SPP: I guess one of the main focuses then should be calories, is this correct?Dr. Walter Willett: Calories is really important and there’s no single one factor to focus on in diet. In some ways I liken diet and nutrition to an orchestra. You’ve got to have all the pieces there and they’ve all got to be working in harmony to produce you a good sound or incase of nutrition or good health. So the overall amount of food we eat represented by calories is really important, because if that’s more than the calories we’re burning off we’re going to be gaining weight. And that has become probably the Number 1 nutritional issue in the United States is overweight and obesity have gone up. We’re starting to pay huge health prices for that.Calories are important but the quality of the type of calories we get is very important as well. We already talked about the type of fat being really important but the same applies to carbohydrates that carbohydrate is neither good nor bad, but there are good carbohydrates meaning core grain high fiber, forms of carbohydrates and bad carbohydrates, which are sugar and refined starches. Unfortunately in the American diet the large majority of calories aren’t from the bad sources for fine starch and sugar.Also the protein choices make an important difference. It’s not just the protein per say but it’s the protein package. So about the worst is our beef or red meat, because that protein comes along with a lot of saturated fat and cholesterol, and probably some other things in red meat that increase the risk of heart disease and diabetes. But protein in the form of nuts and beans, soy products, vegetable sources of proteins, in other words, in a moderate amount of fish and poultry, that combination of protein can be very healthy, particularly when we use that to replace the large amounts of red meat in our diet.So those are really the important things to consider when we’re talking about calories. The total amount of calories is very important but the source of those calories is equally important.

SPP: Along the same lines here, I was wondering your take on things like grass fed beef or wild cost salmon, do you think that if you stick to more organic naturally raised food products, protein sources, meats, is that going to in the end be healthier? Can you eat more of it say if you don’t eat grain fed cattle and things like that, is that…?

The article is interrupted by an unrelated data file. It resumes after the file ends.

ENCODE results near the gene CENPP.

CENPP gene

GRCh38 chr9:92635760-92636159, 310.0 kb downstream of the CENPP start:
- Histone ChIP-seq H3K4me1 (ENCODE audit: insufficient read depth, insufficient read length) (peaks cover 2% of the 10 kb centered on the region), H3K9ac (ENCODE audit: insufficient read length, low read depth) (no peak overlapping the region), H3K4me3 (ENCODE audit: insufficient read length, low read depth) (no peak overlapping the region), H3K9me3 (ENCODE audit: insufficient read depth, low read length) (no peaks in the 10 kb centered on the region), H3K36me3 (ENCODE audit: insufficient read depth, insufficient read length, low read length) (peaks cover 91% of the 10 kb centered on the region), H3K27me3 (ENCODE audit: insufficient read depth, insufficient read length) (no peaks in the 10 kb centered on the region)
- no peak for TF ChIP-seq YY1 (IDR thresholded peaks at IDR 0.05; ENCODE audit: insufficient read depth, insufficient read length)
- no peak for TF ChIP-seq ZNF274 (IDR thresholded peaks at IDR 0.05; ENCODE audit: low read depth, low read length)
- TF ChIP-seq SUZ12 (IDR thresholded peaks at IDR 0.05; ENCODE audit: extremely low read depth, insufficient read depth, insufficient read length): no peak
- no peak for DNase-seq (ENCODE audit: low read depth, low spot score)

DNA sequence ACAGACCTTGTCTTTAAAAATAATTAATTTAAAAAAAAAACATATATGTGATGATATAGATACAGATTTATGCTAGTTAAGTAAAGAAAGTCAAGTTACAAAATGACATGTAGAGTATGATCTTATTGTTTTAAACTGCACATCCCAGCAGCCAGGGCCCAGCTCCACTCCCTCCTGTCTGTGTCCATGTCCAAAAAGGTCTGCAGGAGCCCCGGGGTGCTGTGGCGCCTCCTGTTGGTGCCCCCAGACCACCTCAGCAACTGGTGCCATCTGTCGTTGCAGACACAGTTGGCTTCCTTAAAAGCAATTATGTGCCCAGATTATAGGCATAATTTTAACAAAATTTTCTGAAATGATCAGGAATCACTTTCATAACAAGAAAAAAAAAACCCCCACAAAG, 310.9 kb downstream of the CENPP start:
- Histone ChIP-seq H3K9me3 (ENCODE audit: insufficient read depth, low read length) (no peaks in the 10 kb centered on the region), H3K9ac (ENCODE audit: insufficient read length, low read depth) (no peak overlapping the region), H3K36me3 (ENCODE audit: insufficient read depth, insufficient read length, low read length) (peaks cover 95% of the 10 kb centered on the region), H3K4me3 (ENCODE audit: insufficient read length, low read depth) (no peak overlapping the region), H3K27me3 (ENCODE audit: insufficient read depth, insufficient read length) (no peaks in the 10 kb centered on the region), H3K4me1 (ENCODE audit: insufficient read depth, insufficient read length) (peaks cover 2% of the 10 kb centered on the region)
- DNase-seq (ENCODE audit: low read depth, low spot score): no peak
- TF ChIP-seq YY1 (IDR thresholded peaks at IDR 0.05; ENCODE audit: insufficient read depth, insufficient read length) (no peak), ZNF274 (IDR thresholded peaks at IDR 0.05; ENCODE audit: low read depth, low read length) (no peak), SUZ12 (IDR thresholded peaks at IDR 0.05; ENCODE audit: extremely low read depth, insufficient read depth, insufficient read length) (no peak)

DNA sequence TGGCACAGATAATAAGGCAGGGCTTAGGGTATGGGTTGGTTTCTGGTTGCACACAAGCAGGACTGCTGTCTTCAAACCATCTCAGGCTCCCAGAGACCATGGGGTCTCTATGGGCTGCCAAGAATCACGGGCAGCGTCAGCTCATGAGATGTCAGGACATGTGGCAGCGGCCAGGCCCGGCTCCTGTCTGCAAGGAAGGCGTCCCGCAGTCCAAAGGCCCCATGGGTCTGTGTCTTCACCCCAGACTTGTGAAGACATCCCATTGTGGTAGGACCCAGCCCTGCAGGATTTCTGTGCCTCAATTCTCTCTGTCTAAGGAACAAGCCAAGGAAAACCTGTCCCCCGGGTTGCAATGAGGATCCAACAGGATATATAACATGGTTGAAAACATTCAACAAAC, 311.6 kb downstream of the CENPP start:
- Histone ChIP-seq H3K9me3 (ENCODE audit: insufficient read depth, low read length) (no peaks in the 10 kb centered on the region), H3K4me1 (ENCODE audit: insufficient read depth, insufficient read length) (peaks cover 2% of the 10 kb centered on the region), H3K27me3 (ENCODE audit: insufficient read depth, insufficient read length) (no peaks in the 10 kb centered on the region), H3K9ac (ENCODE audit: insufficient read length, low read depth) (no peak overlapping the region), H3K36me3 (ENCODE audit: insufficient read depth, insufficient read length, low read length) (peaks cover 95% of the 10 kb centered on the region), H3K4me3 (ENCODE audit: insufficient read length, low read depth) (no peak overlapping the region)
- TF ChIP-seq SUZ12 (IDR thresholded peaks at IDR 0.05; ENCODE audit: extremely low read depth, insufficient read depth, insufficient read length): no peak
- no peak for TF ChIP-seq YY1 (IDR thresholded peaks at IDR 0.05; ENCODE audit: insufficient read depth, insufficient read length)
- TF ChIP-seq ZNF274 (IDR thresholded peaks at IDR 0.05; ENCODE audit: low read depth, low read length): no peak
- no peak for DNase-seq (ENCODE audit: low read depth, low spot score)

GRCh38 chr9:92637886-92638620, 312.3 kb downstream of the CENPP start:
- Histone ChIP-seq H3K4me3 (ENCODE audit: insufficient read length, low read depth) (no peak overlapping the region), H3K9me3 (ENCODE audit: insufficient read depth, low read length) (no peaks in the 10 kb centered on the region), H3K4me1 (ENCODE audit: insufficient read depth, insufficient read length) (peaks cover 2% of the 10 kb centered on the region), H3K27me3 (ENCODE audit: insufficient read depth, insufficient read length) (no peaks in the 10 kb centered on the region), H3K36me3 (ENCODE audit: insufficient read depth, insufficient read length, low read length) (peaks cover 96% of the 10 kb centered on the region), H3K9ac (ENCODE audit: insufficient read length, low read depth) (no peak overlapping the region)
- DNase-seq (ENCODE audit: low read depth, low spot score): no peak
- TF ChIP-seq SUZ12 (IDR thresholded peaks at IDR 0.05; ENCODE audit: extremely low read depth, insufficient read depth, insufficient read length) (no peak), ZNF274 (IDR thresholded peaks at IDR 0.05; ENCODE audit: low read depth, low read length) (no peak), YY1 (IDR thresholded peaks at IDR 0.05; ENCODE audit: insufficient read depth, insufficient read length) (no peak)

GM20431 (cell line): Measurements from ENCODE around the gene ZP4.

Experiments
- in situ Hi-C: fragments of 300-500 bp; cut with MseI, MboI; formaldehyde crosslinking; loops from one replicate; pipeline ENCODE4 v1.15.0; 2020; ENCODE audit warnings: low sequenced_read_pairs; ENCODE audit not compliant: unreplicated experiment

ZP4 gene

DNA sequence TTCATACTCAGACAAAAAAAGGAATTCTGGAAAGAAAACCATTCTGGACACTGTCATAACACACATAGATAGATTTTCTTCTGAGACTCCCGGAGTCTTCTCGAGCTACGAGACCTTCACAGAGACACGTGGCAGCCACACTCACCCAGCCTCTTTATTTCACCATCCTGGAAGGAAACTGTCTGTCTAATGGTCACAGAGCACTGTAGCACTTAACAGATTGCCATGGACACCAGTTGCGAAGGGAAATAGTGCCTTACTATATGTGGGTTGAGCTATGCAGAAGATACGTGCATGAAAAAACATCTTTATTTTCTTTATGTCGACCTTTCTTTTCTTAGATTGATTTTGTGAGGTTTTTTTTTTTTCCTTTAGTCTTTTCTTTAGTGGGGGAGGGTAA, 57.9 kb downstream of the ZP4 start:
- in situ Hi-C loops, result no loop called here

Dr. Walter Willett: We in reality don’t have much directive as it bear on that question, that’s something a lot of people ask, but I suspect that it’s not going to make much difference actually. Maybe a little bit difference with say grass fed beef compared to grain fed animals, but the grass fed beef are still going to be high in cholesterol, because actually the cholesterol comes from the lean part of the meat actually primarily. And that’s going to be just as high in grass fed animals or even higher because the fat content’s a little bit lower. And it may be there’s quite a bit of evidence so that it’s the haeme iron, the form of iron we get from red meat that is causing part of the problem also.

So I think the best thing to do is actually, whether if you’d like to have beef, the main thing is to have it in small amounts. And if we’re having it in small amounts I don’t think it really does make too much difference whether its grass fed or grain fed some of the environmental affects, actually maybe not quite important for our long term survival and well-being that certainly is an important consideration.

SPP: I wanted to take a step back to when you were talking about starches with potatoes and rice, etc. In your, I guess revised food pyramid, you have whole grains as being a very important block of that pyramid. Can you give some examples of how you should eat whole grains throughout the day how much you should eat? For example with lunch, what whole grain should be included to make sure that you’re getting enough whole grains for the day?

Dr. Walter Willett: Sure. As you say whole grains do turn out to be really important because the natural whole grain has not just a lot of fiber into but a lot of minerals and vitamins as well. And when we refine that grain we’re taking away the fiber, we’re taking away the majority of the minerals and vitamins. And so we really stripped the grain of its nutritional value and what’s left is the starch. And it’s become very apparent that that starch, just like sugar, actually has adverse metabolic effects. And particularly it’s a form of grain that’s been grinded up into a refined powder like a flower based product such as bread.